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Getting lost in translation – an occupational hazard in the travelling tennis world?

Alexandra Willis

In today’s multimedia arena of smartphones, iPads, twitter, Facebook, and so on, the concept of not being understood is rather a rare one.

We are blessed, that, apart from throughout most of China, the Queen’s speech is an all-pervading influence. First of all, much of the internet is in English. And secondly, if you do have to leave the comfort of your computer and actually travel, wherever we go, someone is bound to speak English.

And so, when the person you are talking to has absolutely no idea what you are babbling on about, it is a rather stark realization. You are lost in lack-of-translation. But instead of doing something sensible like carrying a foreign phrasebook, there’s always the very British option of speeeeaaakkkiinnnggg veeerrrry slllooowwwwllllyyy with accompanying hand gestures, which of course, makes absolutely no difference, but somehow we think it does.

In tennis, one of the most global sports there is, English is very much the expected language of choice. The three main governing bodies, the ATP, the WTA, and the ITF operate in English.  Three of the four Grand Slams are in English-speaking nations. The press conferences always begin with English questions. And the majority of the players, with the exception of Kei Nishikori and Zheng Jie, speak better English than many residents of our fair Isles.

Which is why, watching Kazakhstan take on the Czech Republic in the Davis Cup, in Ostrava, I shocked to say that I was totally taken aback to hear the umpires announcing the scores in Czech. Firstly, respect to them (a Moroccan and an Australian) – in the nicest possible way, Czech is a language that sounds a lot like gobbledeegook to the untrained ear, let alone trying to speak it.

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Czech fans at the Davis Cup in Ostrava

The penny thundering down on the top of my head like Newton’s apple, of course it makes absolutely perfect sense to announce the scores in Czech. After all, and forgive me for stating the extremely obvious, bar a pocket of extremely exuberant Kazakhs, the majority of the crowd was Czech.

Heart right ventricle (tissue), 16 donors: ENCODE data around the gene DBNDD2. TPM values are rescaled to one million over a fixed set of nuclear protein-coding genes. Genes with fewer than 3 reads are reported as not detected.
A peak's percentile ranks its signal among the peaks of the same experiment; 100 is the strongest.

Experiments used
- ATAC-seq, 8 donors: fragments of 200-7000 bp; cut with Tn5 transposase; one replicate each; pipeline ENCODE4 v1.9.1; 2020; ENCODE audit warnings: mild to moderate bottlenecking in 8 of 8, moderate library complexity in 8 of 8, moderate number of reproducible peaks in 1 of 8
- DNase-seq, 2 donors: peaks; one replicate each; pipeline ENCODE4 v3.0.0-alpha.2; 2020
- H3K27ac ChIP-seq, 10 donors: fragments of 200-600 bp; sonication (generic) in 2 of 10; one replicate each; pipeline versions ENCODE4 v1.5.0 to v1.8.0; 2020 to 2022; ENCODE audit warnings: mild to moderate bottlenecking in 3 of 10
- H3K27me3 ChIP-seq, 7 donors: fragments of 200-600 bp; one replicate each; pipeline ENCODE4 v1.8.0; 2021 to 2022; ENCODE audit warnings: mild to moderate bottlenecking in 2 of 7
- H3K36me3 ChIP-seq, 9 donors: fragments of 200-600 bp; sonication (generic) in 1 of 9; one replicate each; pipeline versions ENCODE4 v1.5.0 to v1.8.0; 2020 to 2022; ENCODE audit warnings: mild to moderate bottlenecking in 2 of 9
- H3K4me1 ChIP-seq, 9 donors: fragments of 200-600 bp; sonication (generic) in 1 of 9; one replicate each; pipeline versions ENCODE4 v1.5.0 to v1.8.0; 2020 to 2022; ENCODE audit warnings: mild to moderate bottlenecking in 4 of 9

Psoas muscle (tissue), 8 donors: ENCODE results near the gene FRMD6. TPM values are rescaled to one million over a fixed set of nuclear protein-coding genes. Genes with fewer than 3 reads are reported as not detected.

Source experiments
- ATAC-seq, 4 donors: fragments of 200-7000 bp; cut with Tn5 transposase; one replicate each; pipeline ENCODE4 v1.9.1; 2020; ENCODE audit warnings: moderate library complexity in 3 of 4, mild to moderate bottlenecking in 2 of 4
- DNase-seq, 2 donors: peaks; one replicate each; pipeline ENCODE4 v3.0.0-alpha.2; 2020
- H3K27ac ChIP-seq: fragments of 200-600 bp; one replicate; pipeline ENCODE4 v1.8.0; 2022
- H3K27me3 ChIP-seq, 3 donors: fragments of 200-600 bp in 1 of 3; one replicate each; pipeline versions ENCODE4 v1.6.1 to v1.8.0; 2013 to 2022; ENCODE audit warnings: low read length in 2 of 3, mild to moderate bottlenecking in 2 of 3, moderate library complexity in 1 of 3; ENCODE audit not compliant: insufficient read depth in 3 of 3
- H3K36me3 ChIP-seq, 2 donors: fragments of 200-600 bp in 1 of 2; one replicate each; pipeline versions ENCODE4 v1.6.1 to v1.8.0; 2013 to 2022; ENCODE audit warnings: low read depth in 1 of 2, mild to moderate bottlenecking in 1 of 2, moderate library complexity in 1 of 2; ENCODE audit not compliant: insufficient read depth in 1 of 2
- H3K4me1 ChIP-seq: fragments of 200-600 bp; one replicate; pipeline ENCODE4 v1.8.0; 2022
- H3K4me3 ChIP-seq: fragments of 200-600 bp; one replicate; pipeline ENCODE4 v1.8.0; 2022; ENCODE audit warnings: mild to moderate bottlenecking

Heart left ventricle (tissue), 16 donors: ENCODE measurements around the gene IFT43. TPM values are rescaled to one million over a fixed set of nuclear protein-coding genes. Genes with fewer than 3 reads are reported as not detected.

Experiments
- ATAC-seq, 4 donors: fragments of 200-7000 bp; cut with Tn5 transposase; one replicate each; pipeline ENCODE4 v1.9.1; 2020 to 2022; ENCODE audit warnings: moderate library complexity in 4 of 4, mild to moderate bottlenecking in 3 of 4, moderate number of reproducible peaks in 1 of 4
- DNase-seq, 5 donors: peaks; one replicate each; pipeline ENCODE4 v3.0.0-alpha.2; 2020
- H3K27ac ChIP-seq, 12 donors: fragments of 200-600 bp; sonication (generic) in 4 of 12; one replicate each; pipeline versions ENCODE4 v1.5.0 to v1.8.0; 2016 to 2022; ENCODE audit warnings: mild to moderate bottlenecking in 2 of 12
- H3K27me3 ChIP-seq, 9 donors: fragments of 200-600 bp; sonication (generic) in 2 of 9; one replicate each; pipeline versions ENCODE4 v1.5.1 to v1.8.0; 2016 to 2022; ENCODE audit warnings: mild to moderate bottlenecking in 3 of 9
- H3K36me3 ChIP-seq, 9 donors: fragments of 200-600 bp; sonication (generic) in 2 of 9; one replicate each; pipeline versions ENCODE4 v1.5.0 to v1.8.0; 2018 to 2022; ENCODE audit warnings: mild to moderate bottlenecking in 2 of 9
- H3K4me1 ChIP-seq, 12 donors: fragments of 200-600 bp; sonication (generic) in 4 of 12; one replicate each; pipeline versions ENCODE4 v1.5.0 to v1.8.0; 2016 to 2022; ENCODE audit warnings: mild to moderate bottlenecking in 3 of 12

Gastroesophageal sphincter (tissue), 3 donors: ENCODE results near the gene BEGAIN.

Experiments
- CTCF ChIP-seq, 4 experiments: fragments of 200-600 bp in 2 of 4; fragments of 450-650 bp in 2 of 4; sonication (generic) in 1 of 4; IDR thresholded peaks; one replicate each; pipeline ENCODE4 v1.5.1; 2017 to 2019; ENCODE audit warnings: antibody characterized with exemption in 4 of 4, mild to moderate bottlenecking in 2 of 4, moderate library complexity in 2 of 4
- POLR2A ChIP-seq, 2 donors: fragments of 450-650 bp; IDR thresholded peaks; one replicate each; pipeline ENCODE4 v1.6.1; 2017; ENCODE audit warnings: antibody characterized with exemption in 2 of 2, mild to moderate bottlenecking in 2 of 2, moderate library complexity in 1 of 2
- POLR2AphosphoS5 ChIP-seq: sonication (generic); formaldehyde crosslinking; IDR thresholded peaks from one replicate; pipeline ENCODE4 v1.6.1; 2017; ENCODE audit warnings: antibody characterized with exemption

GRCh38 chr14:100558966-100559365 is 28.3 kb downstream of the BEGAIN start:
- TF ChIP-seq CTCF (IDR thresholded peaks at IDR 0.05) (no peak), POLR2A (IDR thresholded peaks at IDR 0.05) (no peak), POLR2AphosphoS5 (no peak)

Press conferences were also conducted in Czech, with Russian translation for the Kazakh media and players. There were even two translators at one point, because one didn’t quite understand tennis terminology. But no English. Fair enough.

Was it the same in the tie between Austria and France? Did they operate just in German and French? Or Belgium v Spain? Or Croatia v Germany? I guess it depends on how many English press were there. And it makes you realize how much we ask of players. To always put the English first.

Which raises another little thorn in the rose bush of language. Pronunciation. How to pronounce various players’ names is one of those discussions that take longer than a cup of tea, one where broadcasters, pundits, and public always like to think they say a name correctly, and stand by their version, even if they actually pronounce it wrong. But, as a very wise umpire pointed out, surely, pronunciations should depend on the language you are speaking. For example, if you were speaking English, and talking about Milan, would you say ‘Milano’?

No, you wouldn’t. Unless you wanted to sound a bit stupid. Or are my dad.

By the same token, if you were discussing Caroline Wozniacki in Polish, her name would be pronounced as its Polish origins suggest – ‘Vozniazki.’ But in Anglo-Yank, and incidentally, in Danish too, she is known and pronounced as ‘Wozniacki.’ It is the way it is written. And she is apparently fine with that. Having said that, some players are very picky about the way their names are pronounced. Which is also fine. It is their name after all. So I suppose the rule is, always ask.

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The Nadal 'what are you talking about' expression

There’s another thought from my bolt-from-the-blue examination of linguistics. As good as their English is, how difficult it must be for most players, Americans included, to understand some of the quirks, turns of phrase, and quite frankly often ridonkulous vocabulary that goes hand in hand with the English language.

I watched in silent hysterics as a fellow Englander tried to explain to her French colleague what ‘disgruntled’ meant. Quite rightly, in search of rational explanation, he applied the opposites rule, and so asked what ‘gruntled’ meant. ‘Well it doesn’t mean anything, it isn’t a word,’ she said. He looked  non-plussed. ‘Discombobulated’ was no better. More non-plussed. ‘Faffing around’ had him looking up at the ceiling in despair. And as for prized English idioms such as ‘feeling less than crisp,’  or ‘brown as a berry,’ or ‘get your skates on,’ he was about ready to crawl into a corner.

So. Notes to self. 1. Must learn more languages. 2. Always ask how names should be pronounced. 3. Keep English idiosyncratic phrases under wraps when talking to foreigners. If you’ve ever been on the wrong end of a Rafa Nadal ‘Whhhat?’ you will know why it’s a peril best avoided. Especially when he raises that eyebrow as well. Terrifying.

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